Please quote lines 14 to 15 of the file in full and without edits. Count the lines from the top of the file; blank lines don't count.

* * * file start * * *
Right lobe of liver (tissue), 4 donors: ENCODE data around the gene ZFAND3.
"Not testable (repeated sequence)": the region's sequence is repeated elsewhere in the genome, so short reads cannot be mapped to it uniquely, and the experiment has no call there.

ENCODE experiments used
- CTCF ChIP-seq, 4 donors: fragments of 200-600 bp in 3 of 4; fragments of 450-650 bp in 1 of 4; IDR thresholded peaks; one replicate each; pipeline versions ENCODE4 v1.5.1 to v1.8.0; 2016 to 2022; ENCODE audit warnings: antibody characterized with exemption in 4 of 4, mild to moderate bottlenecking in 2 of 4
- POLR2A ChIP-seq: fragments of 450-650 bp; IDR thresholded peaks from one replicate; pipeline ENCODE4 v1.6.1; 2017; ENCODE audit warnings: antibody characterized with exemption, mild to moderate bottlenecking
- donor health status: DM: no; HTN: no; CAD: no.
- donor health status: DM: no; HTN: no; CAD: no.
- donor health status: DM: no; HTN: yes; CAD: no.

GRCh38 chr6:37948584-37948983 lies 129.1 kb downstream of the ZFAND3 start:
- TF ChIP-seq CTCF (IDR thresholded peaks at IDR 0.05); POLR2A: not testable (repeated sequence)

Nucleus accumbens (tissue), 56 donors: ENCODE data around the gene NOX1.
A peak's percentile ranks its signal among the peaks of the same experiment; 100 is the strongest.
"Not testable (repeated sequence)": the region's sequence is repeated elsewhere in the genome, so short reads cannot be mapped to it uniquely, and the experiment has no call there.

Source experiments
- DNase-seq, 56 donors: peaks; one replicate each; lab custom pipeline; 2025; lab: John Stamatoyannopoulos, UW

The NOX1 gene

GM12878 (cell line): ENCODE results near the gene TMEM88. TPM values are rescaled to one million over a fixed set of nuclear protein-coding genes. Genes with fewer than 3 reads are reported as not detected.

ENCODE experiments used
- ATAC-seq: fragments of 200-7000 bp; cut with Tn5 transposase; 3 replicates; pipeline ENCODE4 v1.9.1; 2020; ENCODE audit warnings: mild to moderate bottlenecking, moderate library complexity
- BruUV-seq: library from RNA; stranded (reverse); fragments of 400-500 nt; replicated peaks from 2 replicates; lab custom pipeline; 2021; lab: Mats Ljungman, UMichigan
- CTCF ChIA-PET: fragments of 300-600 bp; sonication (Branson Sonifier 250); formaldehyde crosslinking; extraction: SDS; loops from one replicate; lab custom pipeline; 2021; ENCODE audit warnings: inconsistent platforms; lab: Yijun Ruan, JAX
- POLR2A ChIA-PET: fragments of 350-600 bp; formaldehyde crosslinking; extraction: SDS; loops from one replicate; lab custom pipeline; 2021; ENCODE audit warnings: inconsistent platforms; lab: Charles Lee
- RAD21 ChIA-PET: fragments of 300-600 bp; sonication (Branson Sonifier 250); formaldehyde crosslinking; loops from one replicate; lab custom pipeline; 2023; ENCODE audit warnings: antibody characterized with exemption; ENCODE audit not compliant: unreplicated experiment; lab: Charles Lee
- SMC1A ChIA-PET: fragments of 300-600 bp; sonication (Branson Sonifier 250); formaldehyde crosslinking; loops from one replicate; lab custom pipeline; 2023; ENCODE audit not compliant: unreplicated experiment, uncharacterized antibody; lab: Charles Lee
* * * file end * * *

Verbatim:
Source experiments
- DNase-seq, 56 donors: peaks; one replicate each; lab custom pipeline; 2025; lab: John Stamatoyannopoulos, UW